Acton-Agua Dulce’s superintendent and a board member peruse the Beverly Hills Courier article on their attempt to charter a school in the 90210.
From what I had read, the Beverly Hills crowd wasn’t too excited about what was about to happen at the Acton-Agua Dulce school board meeting. I arrived just in time to catch the board members coming out of closed session. Being the good citizen I am, I handed my home-printed copy of the Beverly Hills Courier article to the board president, just in case the board had not checked in with Beverly Hills Unified before approving a charter in that district. A cake break at the conclusion of the Acton-Agua Dulce Teacher of the Year celebration (good job MVO!) provided an opportunity for the now sullen-faced superintendent to have a couple of ad-hoc conversations with several less-than-jovial board members who each had their turn pointing at my Courier printout [here].
I finished my cake and turned in my speaker card for agenda item 10.1. I intended to comment on the origin and legal history of the Odyssey petition as I knew it and would finish out my three minutes by speed-reading the Courier piece into the record. I looked up to find the past president of the board leaning over the chair in front of me and advising me that items 10.1 and 10. 2 had been pulled from the agenda during closed session.
Were the items really pulled in closed session? We’ll never know. One thing is for sure: That Beverly Hills Courier article sure took attention away from the cake. Good job on helping everyone on the dais limit their carb intake, reporter Laura Coleman.
So why does this matter to me? First, school districts are assigned a fiscal “certification,” based on a district’s ability to meet its current and foreseeable fiscal obligations. Certifications are “positive” for schools that are fiscally sound, “qualified” for those having some trouble and “negative” for districts that cannot meet their fiscal obligations. When a district falls into “negative” certification and stays there for a couple of quarterly budget reports, the superintendent is relieved of his or her post and the school board dissolved. An appointed superintendent and board representative come in to guide the district back to solvency. No muss, no fuss, no charter plans and no education money being spent on charter boundary lawsuits while the local students bear the fiscal brunt of someone’s ill-fated “plan.”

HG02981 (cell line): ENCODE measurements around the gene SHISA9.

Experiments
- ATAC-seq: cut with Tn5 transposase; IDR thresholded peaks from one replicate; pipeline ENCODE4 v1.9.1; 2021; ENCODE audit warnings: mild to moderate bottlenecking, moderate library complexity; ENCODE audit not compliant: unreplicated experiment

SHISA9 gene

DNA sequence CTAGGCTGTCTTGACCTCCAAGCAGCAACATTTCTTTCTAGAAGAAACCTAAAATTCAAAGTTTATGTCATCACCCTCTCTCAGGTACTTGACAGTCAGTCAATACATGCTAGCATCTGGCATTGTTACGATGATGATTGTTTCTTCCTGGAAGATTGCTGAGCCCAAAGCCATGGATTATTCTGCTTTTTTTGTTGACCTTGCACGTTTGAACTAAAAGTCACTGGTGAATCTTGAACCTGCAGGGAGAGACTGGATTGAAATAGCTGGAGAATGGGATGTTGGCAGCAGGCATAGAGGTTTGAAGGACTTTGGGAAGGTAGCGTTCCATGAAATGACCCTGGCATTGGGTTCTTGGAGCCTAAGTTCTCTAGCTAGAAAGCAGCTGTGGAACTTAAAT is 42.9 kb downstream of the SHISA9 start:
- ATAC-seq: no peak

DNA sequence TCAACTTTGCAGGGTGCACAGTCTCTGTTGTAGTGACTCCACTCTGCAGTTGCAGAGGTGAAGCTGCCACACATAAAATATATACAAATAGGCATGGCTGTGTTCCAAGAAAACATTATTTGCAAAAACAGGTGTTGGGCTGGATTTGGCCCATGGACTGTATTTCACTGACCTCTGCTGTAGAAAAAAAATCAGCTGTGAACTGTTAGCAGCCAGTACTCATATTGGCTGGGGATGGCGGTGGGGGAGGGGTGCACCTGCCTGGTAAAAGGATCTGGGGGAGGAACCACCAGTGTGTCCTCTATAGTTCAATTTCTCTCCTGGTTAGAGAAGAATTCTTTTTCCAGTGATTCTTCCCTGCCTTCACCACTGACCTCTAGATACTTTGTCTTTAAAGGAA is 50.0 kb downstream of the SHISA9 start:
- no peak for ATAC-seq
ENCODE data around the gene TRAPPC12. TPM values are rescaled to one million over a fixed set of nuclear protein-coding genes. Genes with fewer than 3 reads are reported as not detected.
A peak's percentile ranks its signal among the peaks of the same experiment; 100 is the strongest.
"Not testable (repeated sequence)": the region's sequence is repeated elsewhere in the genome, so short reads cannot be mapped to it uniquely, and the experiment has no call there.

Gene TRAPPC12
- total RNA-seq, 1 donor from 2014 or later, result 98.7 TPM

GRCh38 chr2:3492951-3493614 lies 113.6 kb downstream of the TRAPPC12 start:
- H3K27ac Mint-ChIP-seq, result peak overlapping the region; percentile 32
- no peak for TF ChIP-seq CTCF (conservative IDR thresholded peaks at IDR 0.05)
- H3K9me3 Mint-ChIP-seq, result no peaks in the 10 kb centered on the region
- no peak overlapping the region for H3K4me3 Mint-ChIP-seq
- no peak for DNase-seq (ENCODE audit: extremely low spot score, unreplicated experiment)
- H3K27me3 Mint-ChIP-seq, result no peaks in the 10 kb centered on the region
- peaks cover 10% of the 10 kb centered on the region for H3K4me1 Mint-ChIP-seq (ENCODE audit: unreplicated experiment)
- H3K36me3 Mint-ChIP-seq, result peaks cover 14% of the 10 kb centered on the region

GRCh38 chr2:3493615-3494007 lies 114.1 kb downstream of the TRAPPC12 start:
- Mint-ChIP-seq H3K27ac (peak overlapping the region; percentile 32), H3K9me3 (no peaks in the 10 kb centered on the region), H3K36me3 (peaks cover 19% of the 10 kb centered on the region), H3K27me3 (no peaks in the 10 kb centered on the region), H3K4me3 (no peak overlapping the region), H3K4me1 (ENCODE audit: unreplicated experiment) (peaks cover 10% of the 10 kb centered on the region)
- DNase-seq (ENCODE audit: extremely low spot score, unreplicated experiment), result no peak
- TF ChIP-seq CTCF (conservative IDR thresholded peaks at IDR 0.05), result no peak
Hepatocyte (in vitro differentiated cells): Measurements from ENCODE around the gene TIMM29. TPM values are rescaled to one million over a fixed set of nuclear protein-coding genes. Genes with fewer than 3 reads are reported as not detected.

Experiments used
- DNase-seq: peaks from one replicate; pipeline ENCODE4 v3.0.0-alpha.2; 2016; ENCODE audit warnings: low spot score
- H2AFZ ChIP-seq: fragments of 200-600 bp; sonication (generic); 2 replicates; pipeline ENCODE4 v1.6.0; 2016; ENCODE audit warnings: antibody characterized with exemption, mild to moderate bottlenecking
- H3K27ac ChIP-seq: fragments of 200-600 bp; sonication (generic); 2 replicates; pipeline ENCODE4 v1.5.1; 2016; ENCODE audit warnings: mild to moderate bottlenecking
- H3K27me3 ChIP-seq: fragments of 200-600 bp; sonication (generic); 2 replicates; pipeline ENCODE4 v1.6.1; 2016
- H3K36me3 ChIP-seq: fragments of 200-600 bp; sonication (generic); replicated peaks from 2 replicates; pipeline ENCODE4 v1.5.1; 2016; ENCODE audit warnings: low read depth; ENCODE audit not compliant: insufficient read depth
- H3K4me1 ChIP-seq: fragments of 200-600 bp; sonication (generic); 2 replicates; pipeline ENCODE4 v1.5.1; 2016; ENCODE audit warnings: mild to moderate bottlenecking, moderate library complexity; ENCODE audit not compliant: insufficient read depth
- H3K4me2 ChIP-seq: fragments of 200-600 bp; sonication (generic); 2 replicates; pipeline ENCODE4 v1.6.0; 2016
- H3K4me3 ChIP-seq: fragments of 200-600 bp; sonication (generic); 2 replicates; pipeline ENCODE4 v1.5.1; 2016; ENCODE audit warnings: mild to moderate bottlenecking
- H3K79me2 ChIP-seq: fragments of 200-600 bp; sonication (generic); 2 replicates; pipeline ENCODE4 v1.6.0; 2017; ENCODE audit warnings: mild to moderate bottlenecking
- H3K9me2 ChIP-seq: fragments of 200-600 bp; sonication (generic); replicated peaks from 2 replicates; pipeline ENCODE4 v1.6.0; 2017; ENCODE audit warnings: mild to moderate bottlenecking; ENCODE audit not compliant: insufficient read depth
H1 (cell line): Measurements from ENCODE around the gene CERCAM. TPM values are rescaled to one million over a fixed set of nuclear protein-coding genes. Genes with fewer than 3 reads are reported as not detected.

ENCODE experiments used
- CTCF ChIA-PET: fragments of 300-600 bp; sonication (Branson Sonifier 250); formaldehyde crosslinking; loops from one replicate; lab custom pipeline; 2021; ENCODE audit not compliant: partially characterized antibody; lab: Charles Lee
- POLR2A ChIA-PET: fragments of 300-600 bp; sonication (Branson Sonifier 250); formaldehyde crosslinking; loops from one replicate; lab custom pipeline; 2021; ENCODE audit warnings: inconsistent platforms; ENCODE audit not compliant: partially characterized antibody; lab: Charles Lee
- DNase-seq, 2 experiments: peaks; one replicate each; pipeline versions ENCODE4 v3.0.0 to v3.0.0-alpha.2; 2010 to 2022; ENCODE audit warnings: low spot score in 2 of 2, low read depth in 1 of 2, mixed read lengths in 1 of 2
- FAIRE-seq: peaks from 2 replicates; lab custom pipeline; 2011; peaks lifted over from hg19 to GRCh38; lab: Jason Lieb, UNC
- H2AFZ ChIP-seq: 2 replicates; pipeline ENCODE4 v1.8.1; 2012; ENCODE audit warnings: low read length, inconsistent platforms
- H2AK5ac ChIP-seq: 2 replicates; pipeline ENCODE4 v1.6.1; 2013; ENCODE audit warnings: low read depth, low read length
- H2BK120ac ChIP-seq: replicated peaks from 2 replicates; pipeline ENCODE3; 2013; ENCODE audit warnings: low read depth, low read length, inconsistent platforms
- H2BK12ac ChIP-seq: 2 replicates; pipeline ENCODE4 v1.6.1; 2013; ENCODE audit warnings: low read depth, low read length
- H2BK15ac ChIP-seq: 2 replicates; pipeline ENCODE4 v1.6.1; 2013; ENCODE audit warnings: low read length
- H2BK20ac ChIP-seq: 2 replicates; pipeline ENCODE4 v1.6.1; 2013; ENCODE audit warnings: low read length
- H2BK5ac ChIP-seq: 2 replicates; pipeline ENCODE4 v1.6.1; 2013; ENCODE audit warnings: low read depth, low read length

Acton-Agua Dulce fell into negative certification in January 2014. On June 25, 2014, its superintendent appeared in front of the California Assembly Education Committee to speak to Senate Bill 1263, which was aimed directly at stopping Acton-Agua Dulce’s practice of sponsoring charters in the boundaries of other school districts strictly for the cash it generates.
At that hearing, the Acton-Agua Dulce superintendent was filmed saying: “The truth of it is that we are in a fiscal crisis as many of the schools, if you will, around the state of California are. However, we’re in the process of that remedy, and we’re to the point where we are going to be positively certified in a very short amount of time exclusive of any kind of revenue or indirect cost associated with the charter schools.” (See it for yourself [here].) The full SB1263 session can be accessed here: http://scvtv.com/?p=22219 (the fireworks starts at the 38 minute mark).
Apparently, “a short amount of time” is more than a year, because the AADUSD budget still requires $800,000 of charter school cut to maintain a positive certification. Acton-Agua Dulce budgeted nearly 5 percent of its 2014-2015 budget for special education and charter school-related lawsuits; that’s nearly $500 of educational resources being taken from each student who remains at home in Acton-Agua Dulce. With unsettled lawsuits and SB 739 aimed directly at the district’s charter “plan,” who knows how stable AADUSD’s skim off of out-boundary charter schools really is?
And still, the district is willing to recycle a legally defeated charter petition to another school district and risk yet another round of lawsuits and legal fees. Is this anything more than a self-fulfilling prophesy aimed at keeping a paycheck coming in that should have been cut off when a promise made a year ago could not be kept?
Is this what you envisioned when you made your choices in the ballot booth?
What does a school district 52 miles away that can’t be self-sufficient have to offer Beverly Hills?
So hey there, Jed, I wouldn’t be loading up that truck just yet. Maybe Jethro’s got a bit more cipherin’ to do because right now, it’s kind of looking like it’s going to be 9021-NO.
What about an Albert Einstein Academy in Beverly Hills? If I’m AEA, I’m petitioning Beverly Hills Unified directly. Why not keep the Beverly Hills district’s educational economy local?
And yes, my child continues to do well at the AEA campus she attends, which is sponsored by the district in which the campus is sited. Thanks for asking.
Gray hair allows a triage doctor to withhold medical care at their discretion, should they feel your life expectancy might not be longer than 5 years. It’s called Crisis Standards of Care, and the physician is absolved of liability. Look it up.